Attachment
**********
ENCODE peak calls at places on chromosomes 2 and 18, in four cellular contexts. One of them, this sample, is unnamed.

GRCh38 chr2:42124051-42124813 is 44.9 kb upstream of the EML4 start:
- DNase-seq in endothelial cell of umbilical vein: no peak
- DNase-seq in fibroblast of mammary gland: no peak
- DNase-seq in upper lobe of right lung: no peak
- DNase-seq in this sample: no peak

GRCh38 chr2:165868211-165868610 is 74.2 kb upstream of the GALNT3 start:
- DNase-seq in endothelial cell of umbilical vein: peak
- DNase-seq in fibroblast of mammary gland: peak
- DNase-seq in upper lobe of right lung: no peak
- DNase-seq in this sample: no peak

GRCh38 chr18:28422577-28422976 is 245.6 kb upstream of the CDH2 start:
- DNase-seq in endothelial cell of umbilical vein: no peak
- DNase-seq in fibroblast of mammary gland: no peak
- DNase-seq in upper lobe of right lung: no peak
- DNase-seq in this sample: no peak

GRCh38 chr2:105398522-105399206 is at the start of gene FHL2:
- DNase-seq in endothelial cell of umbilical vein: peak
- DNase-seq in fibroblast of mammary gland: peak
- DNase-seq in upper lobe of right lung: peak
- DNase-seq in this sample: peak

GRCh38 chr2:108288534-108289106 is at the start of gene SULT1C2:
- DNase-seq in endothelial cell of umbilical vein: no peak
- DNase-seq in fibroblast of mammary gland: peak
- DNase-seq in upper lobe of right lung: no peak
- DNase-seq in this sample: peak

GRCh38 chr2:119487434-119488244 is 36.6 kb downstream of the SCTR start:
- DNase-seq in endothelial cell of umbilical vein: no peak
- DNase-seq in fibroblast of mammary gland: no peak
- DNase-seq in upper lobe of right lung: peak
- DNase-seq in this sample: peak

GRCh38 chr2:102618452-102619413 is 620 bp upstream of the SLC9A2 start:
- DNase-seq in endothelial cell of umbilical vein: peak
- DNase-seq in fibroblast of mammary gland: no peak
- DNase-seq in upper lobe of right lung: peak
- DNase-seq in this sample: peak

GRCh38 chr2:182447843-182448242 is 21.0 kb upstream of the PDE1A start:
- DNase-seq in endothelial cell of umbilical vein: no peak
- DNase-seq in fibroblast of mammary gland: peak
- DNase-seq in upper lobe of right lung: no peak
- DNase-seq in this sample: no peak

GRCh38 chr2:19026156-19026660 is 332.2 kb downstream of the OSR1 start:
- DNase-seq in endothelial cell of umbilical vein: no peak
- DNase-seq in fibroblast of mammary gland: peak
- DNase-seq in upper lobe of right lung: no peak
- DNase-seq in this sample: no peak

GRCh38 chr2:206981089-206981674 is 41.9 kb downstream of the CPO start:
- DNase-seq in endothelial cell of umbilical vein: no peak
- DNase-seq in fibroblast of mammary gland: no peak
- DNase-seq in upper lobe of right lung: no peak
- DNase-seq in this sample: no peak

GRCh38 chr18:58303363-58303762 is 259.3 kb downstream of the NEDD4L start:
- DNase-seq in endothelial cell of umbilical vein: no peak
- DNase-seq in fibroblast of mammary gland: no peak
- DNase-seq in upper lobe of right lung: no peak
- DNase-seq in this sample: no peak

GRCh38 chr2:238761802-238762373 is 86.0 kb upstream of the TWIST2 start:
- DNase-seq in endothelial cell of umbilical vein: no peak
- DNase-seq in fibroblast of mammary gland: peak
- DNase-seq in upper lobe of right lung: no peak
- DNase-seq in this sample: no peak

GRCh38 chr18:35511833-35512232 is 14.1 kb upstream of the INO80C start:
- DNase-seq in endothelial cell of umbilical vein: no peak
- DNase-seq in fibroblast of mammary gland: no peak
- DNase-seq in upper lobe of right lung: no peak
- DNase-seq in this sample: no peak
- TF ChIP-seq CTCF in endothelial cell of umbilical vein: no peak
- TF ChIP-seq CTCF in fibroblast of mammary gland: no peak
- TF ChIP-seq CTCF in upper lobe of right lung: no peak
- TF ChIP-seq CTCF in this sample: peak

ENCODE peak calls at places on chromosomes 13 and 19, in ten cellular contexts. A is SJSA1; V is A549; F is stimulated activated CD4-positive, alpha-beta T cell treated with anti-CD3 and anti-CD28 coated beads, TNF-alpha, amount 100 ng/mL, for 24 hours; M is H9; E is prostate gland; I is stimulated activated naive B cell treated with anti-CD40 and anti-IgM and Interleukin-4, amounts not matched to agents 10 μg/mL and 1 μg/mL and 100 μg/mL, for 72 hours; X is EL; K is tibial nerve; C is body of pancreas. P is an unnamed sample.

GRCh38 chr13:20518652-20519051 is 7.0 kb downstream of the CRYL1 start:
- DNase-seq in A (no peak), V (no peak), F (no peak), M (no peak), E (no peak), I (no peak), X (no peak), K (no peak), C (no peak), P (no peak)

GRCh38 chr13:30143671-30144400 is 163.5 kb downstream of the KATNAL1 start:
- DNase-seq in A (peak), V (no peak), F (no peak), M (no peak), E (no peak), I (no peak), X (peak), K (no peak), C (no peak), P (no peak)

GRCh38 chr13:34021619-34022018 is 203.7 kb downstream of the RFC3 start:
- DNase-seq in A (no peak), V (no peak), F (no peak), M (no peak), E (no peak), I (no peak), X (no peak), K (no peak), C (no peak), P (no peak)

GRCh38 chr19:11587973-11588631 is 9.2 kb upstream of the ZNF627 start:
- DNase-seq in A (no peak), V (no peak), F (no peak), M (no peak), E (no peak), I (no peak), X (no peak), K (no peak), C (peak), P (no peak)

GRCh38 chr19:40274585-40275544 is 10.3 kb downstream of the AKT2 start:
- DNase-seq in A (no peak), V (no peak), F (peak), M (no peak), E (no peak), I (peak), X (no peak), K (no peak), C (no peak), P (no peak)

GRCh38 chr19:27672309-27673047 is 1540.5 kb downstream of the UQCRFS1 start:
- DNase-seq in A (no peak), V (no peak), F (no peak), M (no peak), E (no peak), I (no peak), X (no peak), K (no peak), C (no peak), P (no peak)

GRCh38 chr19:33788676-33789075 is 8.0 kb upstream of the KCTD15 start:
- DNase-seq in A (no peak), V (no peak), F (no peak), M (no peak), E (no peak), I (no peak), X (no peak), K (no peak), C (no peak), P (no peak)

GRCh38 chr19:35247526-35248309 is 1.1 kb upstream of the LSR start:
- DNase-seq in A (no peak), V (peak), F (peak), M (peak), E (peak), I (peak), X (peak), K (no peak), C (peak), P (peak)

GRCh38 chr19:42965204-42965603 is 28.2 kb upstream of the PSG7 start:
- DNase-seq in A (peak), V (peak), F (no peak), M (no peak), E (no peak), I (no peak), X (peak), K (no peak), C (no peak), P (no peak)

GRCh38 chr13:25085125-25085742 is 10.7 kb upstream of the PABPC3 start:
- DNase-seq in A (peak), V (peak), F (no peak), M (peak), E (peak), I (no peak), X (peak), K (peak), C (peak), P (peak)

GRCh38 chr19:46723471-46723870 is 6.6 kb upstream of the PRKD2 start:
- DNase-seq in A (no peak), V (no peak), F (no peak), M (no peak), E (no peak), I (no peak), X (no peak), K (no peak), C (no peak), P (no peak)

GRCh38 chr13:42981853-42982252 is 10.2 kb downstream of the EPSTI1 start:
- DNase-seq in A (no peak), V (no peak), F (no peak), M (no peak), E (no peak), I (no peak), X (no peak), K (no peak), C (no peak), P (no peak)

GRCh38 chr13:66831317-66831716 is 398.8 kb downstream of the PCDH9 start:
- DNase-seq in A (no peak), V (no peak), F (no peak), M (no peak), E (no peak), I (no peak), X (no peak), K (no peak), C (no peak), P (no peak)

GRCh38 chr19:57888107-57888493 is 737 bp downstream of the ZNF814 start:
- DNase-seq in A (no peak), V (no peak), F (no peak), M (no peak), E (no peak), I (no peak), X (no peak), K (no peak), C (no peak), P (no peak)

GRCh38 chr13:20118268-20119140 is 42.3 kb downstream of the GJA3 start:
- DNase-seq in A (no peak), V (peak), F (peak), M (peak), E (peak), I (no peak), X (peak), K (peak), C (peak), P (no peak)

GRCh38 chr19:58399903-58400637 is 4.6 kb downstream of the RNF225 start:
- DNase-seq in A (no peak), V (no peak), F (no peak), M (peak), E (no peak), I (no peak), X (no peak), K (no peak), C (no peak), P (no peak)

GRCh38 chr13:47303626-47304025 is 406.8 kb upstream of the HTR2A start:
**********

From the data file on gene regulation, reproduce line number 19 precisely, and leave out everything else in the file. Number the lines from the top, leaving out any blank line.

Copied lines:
- DNase-seq in fibroblast of mammary gland: peak